I love sharing nonfiction titles with my children, but I love even more when I can read them a story through which they learn something. My only complaint is that often these titles are overlooked because they’re classified as simply fiction picture books, when in reality they relay some sort of information far better than a textbook or an informational text could. What Floats in a Moat? is just such a story. Lynne Berry has written a story that grabs the reader’s attention, so it imparts information about scientific principles without succumbing to dry-and-boring definitions and descriptions. It’s the story of Archie (short for Archimedes) the Goat who is trying to find a way across the moat. He decides he must “build a contraption to float,” so he puzzles, ponders, doodles, draws, sketches, scribbles, and scrawls until he figures out that a barrel might float. He first fills the barrel with buttermilk, and when that doesn’t work, he attempts to send an empty barrel across the moat. He finally realizes that a half-filled barrel (appropriately christened S.S. Ballast) is the answer and exclaims “Eureka!” Skinny the Hen plays straight man and beleaguered assistant to a mad scientist/absentminded professor Archie. The story itself rolls off the tongue thanks to lots and lots of rhyme. Matthew Cordell‘s illustrations are comic book-like and very funny. If you need a fun introduction to Archimedes, this book is it. I read it no fewer than three times in quick succession to the DLM on Friday, so it’s even good for preschoolers. Highly Recommended. (Simon & Schuster, 2013)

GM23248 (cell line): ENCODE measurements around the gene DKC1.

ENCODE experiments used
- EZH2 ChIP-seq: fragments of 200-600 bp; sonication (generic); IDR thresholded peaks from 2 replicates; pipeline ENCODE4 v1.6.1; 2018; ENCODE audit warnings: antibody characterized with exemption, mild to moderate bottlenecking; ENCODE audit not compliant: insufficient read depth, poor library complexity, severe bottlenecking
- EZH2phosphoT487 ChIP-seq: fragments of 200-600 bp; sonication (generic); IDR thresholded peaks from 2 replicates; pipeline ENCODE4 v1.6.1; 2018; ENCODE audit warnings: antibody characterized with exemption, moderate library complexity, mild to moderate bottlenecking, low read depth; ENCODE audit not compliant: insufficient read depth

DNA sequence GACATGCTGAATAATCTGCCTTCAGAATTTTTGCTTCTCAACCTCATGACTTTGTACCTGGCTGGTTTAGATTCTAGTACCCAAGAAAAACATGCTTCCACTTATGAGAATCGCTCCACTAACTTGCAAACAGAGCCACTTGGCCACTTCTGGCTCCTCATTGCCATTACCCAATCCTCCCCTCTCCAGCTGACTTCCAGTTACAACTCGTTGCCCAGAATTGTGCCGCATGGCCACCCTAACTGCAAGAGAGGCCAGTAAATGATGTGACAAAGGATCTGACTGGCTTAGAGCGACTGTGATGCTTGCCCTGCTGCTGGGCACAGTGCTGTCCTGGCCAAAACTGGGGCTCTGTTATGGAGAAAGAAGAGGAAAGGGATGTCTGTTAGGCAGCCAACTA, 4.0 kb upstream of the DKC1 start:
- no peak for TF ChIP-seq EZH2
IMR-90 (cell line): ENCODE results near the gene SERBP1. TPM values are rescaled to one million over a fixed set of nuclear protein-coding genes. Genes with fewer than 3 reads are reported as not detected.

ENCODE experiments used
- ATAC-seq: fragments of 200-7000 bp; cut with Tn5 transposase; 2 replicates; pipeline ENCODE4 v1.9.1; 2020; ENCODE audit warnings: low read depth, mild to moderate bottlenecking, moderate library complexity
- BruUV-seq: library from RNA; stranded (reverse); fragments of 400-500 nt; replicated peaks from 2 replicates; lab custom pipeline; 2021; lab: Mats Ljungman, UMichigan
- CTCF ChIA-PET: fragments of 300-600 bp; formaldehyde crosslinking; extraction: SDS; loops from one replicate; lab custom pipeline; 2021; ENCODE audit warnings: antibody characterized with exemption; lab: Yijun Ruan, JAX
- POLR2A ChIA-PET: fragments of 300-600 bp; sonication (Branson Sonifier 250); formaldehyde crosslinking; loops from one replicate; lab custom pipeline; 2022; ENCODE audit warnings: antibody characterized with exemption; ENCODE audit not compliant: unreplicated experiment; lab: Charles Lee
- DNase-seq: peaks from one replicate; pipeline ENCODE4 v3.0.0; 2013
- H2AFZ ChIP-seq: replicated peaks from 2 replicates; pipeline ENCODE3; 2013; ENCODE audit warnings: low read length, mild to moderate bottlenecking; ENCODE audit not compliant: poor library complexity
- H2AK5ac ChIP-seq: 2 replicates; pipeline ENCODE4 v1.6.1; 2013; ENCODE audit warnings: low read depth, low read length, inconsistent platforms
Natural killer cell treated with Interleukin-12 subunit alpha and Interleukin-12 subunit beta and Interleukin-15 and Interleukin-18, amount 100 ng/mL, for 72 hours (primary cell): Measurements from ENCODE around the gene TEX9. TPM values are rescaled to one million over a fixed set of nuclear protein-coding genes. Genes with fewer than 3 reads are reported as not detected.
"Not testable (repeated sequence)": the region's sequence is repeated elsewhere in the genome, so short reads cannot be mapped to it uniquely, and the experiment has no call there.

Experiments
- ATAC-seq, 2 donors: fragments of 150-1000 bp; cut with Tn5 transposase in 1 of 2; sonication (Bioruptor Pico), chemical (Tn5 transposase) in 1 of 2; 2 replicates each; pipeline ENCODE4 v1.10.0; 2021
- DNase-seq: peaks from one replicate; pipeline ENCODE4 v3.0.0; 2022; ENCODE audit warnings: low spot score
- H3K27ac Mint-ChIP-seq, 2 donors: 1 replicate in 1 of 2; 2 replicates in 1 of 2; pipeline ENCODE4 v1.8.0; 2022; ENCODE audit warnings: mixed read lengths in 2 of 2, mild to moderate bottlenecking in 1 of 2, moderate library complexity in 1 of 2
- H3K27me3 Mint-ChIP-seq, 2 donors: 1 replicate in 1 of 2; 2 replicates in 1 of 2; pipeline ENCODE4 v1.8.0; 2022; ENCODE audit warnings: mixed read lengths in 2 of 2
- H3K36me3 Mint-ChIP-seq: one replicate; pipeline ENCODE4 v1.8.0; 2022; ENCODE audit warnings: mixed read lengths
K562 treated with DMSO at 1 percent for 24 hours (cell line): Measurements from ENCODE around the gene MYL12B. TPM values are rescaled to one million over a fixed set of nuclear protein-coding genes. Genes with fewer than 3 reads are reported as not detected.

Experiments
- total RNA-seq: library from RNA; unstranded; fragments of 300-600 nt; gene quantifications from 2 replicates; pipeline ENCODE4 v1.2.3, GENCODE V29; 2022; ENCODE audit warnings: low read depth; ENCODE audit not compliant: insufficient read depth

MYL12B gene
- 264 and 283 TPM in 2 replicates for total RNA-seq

In my life this week…it hasn’t been all rainbows and unicorns. Somehow I hurt my leg at the end of last week, and I’ve really been in some pain, mostly at night. I’ve seen a chiropractor and a general practice doctor, and neither of them has offered me any solutions, other than keep being treated (chiro) and take anti-inflammatory medicines (g.p.). Neither of these is really desirable to me since we have lots of activities coming up in the near future and I am still nursing Benny. Add to this the fact that Steady Eddie was sick this week, and yeah. . . it has been a topsy turvy sort of week. It actually worked out rather well that he was sick enough to be off work since that meant he was available at home to keep me from having to go up and down the steps so much, to pick up things, etc.